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Kafka, H. (1992). To Cure or to Heal? A Clinical and Theoretical Study of Healing Processes within Psychoanalysis. Int. Forum Psychoanal., 1(2):110-118.
    

(1992). International Forum of Psychoanalysis, 1(2):110-118

To Cure or to Heal? A Clinical and Theoretical Study of Healing Processes within Psychoanalysis:

Helene Kafka, Ph.D.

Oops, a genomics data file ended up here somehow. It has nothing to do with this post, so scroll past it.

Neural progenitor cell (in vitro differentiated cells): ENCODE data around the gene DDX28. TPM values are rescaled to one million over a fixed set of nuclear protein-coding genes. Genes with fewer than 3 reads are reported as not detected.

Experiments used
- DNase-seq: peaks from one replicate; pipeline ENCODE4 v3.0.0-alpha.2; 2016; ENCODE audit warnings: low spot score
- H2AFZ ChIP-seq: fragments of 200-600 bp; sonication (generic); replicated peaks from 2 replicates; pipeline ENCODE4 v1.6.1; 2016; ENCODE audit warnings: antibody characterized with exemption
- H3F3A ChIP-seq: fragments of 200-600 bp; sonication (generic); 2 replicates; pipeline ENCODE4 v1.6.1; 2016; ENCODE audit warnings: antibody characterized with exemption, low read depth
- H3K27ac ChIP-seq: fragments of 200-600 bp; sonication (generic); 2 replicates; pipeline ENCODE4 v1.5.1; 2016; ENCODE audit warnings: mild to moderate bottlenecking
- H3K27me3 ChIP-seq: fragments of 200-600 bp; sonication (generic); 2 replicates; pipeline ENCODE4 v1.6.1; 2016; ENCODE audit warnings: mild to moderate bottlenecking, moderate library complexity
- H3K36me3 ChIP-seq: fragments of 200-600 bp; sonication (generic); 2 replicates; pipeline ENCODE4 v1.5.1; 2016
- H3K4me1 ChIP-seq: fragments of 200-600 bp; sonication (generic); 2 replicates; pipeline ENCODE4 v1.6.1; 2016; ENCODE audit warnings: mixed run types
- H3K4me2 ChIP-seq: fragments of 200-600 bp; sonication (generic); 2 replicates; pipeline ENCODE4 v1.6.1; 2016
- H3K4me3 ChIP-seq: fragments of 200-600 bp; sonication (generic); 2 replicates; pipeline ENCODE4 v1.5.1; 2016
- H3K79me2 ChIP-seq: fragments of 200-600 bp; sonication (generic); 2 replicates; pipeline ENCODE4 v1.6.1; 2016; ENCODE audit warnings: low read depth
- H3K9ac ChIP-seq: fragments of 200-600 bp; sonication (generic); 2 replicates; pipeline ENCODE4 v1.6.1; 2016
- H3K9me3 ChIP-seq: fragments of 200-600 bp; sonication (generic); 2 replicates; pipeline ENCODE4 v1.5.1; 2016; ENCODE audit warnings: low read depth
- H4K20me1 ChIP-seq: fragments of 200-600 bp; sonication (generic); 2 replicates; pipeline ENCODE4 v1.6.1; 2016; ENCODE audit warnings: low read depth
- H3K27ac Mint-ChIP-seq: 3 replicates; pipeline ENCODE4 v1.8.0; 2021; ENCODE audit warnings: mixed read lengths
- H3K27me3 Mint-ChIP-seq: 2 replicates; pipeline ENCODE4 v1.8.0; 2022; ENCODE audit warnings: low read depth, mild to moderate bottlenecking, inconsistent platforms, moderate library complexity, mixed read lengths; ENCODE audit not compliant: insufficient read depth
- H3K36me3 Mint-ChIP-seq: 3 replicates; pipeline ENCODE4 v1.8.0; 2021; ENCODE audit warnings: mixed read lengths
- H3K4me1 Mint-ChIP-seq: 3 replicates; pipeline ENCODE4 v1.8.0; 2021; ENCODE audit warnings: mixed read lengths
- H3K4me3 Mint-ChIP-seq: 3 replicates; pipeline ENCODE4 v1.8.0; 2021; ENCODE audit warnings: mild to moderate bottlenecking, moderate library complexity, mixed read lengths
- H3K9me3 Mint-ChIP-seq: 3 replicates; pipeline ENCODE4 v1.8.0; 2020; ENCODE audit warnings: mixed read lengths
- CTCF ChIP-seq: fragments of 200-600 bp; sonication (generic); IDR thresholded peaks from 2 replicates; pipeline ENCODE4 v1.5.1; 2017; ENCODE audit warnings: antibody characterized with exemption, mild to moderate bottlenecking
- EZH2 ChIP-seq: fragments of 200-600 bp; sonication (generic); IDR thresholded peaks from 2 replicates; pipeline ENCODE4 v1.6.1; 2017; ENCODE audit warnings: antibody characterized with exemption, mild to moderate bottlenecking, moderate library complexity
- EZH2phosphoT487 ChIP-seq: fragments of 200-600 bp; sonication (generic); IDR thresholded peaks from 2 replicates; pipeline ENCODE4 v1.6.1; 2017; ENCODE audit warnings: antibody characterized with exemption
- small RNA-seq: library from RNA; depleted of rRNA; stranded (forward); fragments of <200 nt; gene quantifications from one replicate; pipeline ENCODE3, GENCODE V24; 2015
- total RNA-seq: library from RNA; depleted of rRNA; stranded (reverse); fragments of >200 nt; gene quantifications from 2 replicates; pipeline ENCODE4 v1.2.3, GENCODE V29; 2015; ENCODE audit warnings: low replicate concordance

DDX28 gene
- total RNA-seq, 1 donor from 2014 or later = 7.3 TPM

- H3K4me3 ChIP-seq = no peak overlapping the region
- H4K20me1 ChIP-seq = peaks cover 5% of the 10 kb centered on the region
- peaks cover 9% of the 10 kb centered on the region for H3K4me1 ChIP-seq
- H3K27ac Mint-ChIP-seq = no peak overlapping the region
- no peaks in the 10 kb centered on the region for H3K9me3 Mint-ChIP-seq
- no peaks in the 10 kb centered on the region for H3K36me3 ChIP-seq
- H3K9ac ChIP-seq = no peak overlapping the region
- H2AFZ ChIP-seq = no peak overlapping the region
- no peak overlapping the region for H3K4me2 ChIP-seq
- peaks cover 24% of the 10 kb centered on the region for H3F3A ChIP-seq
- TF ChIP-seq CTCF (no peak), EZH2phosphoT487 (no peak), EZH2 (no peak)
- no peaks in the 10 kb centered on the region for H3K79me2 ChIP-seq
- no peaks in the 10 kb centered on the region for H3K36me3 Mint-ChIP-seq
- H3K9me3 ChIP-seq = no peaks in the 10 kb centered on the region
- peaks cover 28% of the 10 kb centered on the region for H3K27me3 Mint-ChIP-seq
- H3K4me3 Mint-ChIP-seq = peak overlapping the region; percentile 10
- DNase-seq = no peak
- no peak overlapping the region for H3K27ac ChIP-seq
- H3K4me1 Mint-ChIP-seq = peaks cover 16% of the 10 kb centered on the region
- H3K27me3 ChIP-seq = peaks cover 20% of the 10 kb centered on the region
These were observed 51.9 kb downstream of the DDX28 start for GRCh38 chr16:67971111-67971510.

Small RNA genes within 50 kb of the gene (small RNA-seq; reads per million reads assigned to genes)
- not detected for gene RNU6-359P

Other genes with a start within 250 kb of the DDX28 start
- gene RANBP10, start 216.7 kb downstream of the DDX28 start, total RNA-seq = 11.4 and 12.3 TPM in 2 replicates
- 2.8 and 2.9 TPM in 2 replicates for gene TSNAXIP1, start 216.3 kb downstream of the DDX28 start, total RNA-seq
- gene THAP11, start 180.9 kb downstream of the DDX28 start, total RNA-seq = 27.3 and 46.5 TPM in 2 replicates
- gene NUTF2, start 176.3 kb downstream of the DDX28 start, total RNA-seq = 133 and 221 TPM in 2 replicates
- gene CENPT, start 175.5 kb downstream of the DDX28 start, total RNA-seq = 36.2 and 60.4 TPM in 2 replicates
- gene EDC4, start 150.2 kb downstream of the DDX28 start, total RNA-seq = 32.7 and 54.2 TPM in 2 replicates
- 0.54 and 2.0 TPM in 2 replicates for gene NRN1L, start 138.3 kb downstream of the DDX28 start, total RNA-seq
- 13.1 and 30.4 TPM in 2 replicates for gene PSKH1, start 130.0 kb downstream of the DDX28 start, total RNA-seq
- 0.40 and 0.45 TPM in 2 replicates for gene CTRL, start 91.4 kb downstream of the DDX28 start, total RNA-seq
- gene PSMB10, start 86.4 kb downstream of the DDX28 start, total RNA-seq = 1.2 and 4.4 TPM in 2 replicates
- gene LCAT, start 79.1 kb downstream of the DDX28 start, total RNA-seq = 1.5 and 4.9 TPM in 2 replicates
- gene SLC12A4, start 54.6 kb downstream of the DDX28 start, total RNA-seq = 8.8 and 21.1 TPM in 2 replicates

The notion of cure in psychoanalysis both discounts irreparable wounds and discards painful life experiences of many people. Cure also implies getting rid of the darker sides of the self. In contrast, healing aims to restore not only the patient's sense of self, but of “selfhood”: the continuity of the person's life in relation to others, society and the environment. In conjunction with analysis of transference and countertransferences, healing employs all that is currently known about the development of the self—from research on infancy, learning and cognition to studies on imagery, pain, health and the immunological system. Healing occurs when the analyst, utilizing these teachings, participates in the analysand's integration of the many facets of self. My focus is the therapeutic dyad as the healing agency. With case vignettes, I illustrate how the analyst, mindful of countertransference reactions, can move fluidly from positions of neutrality to those of compassionate advocate of growth and inner balance.

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